evidence in the record and is contrary to the parties'
stipulation. The pretrial order does not include any mention
of a "marital component" of the townhome or any
issue of valuation of a "marital component" or
valuation of an increase in value of the townhome during the
marriage. And there was no evidence which could support
classification or valuation of a "marital
component." The parties stipulated only that the
townhome was Wife's separate property, with a date of
separation value of $186, 000.00. Neither party introduced
evidence needed to value a "marital component" of
the townhome, most likely because they had stipulated that it
was entirely separate.
well-established that stipulations in a pretrial order are
binding upon the parties and upon the trial court. See
Crowder v. Jenkins, 11 N.C.App. 57, 63, 180 S.E.2d 482,
486 (1971) ("[S]tipulations by the parties have the same
effect as a jury finding; the jury is not required to find
the existence of such facts; and nothing else appearing, they
are conclusive and binding upon the parties and the trial
judge."). "Accordingly, the effect of a stipulation
by the parties withdraws a particular fact from the realm of
dispute." Plomaritis v. Plomaritis, 222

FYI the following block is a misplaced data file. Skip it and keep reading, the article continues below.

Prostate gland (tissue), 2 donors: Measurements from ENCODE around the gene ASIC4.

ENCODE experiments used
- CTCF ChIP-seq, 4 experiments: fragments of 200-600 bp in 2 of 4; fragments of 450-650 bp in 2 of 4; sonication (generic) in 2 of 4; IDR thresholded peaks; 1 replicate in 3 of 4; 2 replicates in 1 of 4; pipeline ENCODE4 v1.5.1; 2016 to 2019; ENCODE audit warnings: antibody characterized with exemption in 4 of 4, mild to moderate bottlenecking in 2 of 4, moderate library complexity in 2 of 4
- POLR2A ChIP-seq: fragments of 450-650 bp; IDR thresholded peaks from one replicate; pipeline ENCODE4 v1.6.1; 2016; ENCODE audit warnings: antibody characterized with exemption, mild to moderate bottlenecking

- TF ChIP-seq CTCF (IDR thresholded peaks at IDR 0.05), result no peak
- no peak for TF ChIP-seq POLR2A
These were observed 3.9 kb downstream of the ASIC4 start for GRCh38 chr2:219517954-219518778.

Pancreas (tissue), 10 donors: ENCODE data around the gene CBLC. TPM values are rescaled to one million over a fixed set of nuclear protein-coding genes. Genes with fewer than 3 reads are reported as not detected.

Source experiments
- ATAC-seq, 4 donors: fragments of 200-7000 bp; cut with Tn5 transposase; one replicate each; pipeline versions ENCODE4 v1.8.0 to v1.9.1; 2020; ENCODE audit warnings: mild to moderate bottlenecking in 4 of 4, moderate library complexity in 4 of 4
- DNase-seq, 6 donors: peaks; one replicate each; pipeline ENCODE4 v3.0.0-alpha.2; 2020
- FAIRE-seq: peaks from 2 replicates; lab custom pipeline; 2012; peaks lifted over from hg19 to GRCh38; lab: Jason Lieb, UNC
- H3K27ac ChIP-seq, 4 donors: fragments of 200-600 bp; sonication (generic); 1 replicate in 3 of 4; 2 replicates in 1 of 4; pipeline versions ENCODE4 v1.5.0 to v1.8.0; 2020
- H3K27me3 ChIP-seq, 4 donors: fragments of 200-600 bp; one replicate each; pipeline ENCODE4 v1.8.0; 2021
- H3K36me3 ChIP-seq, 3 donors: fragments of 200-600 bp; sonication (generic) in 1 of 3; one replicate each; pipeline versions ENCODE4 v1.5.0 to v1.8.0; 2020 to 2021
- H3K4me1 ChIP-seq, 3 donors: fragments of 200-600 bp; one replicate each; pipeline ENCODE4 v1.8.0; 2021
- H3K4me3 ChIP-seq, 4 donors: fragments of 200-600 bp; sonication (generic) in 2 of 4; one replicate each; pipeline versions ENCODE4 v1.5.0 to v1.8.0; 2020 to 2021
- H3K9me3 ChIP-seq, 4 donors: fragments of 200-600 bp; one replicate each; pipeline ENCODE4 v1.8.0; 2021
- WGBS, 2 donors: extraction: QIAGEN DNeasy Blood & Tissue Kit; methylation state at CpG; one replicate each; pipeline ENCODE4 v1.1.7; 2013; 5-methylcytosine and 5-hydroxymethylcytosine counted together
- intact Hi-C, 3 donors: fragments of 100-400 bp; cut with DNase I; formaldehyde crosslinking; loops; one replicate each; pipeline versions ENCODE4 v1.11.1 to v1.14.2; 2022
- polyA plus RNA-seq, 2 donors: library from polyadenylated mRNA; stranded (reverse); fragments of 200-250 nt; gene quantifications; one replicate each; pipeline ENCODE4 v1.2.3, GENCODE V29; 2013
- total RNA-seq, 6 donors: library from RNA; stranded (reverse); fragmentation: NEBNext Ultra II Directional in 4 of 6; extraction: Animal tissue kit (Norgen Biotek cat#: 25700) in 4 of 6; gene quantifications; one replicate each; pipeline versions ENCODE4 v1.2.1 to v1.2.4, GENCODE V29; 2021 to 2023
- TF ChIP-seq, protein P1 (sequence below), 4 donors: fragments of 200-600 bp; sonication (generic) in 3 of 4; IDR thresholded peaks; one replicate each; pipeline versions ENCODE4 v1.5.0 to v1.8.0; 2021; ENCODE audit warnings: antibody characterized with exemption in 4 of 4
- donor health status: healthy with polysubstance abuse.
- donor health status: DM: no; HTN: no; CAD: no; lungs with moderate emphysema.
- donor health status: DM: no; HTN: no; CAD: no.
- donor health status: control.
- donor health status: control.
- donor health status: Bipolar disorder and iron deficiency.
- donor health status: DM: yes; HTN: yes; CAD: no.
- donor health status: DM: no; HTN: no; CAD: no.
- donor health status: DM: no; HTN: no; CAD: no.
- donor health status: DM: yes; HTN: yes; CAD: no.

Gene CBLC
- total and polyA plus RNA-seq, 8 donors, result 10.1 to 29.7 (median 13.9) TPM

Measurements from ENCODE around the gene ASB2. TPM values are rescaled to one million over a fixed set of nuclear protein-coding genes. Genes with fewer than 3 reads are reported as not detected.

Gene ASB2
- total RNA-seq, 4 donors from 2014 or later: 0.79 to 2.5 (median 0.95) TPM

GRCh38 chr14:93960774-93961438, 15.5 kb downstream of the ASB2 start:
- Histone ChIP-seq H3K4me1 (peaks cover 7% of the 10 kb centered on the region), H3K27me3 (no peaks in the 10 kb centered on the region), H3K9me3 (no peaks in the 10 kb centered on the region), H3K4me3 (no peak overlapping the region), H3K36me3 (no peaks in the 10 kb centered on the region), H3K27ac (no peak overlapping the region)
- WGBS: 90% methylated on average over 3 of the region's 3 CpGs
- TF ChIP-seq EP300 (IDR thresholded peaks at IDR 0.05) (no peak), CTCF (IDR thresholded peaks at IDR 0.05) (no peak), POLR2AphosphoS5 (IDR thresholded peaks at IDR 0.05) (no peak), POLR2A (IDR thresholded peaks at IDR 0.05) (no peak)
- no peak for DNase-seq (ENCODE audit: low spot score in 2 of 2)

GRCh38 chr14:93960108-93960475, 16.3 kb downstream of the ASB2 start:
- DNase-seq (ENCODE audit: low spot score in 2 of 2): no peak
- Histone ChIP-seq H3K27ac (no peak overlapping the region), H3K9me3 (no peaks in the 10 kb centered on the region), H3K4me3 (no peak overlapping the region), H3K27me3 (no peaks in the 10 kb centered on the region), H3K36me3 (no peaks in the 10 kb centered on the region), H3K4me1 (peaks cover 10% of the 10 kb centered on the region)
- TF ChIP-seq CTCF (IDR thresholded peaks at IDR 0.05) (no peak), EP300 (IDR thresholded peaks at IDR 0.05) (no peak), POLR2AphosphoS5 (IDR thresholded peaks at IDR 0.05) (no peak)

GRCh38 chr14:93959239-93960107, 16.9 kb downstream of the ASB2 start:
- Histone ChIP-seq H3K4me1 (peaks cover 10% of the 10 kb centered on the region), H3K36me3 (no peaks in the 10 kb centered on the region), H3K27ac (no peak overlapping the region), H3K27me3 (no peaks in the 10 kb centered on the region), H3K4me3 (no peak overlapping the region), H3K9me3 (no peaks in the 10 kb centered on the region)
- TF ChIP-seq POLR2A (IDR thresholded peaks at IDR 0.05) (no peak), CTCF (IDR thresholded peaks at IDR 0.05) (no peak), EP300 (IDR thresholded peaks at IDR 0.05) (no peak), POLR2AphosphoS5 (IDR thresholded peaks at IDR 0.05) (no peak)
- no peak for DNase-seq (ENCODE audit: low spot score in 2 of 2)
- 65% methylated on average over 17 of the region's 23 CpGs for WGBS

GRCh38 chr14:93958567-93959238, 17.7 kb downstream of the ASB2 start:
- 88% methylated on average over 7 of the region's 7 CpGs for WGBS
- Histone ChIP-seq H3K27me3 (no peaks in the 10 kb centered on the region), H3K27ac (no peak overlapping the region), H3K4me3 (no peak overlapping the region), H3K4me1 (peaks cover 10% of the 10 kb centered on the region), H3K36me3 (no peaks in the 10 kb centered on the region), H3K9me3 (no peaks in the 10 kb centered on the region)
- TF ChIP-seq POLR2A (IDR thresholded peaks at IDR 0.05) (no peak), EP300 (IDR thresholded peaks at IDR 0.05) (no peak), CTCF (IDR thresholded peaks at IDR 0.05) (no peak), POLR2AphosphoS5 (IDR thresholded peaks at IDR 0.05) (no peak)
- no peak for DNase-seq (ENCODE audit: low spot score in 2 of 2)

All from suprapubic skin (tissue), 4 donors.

N.C.App. 94, 101, 730 S.E.2d 784, 789 (2012) (brackets and
quotation marks omitted).
equitable distribution cases, stipulations in the pretrial
order are intended to limit the evidence needed and to define
the issues the trial court must decide. See id. at
106-07, 730 S.E.2d at 792 ("We also note that this is an
equitable distribution case, where a pre-trial order
including stipulations such as those in this case is required
by N.C. Gen. Stat. § 50-21(d) and Local Rule 31.9. In
equitable distribution cases, because of the requirements of
statute and local rules, the stipulations are frequently
quite extensive and precise and are specifically intended to
limit the issues to be tried, and the same is true in this
case. Neither party has cited, and we cannot find, any prior
opinion by our Court in which a trial court has ex mero
motu set aside a pre-trial order or a party's
stipulations after completion of the trial upon the
issues which the stipulations addressed." (citation
omitted)). And as noted by the dissent, although it is
possible for either the trial court or parties to set aside
stipulations under certain conditions, none of those
conditions are present here.
dissent takes Wife's counsel's brief comment about a
"marital component" out of context and construes it
as an agreement to assign a "marital component" to
the value of the townhome, but this was not what her counsel
was saying. Wife's counsel was actually arguing that the
$90, 000.00 debt was entirely marital or had a
marital component, not the townhome. At trial, Husband took
the position that the $90, 000.00 debt was not
marital; Wife contended that it was marital.
"marital component" comment occurred during
Husband's cross examination testimony about the $90,
000.00 debt. Wife's counsel asked Husband:
[Mr. Ferguson:] And this $90, 000 loan or $90, 000 debt
various times was used to make improvements on the property.
[Husband:] Well, --
[Mr. Ferguson:] Yes or ...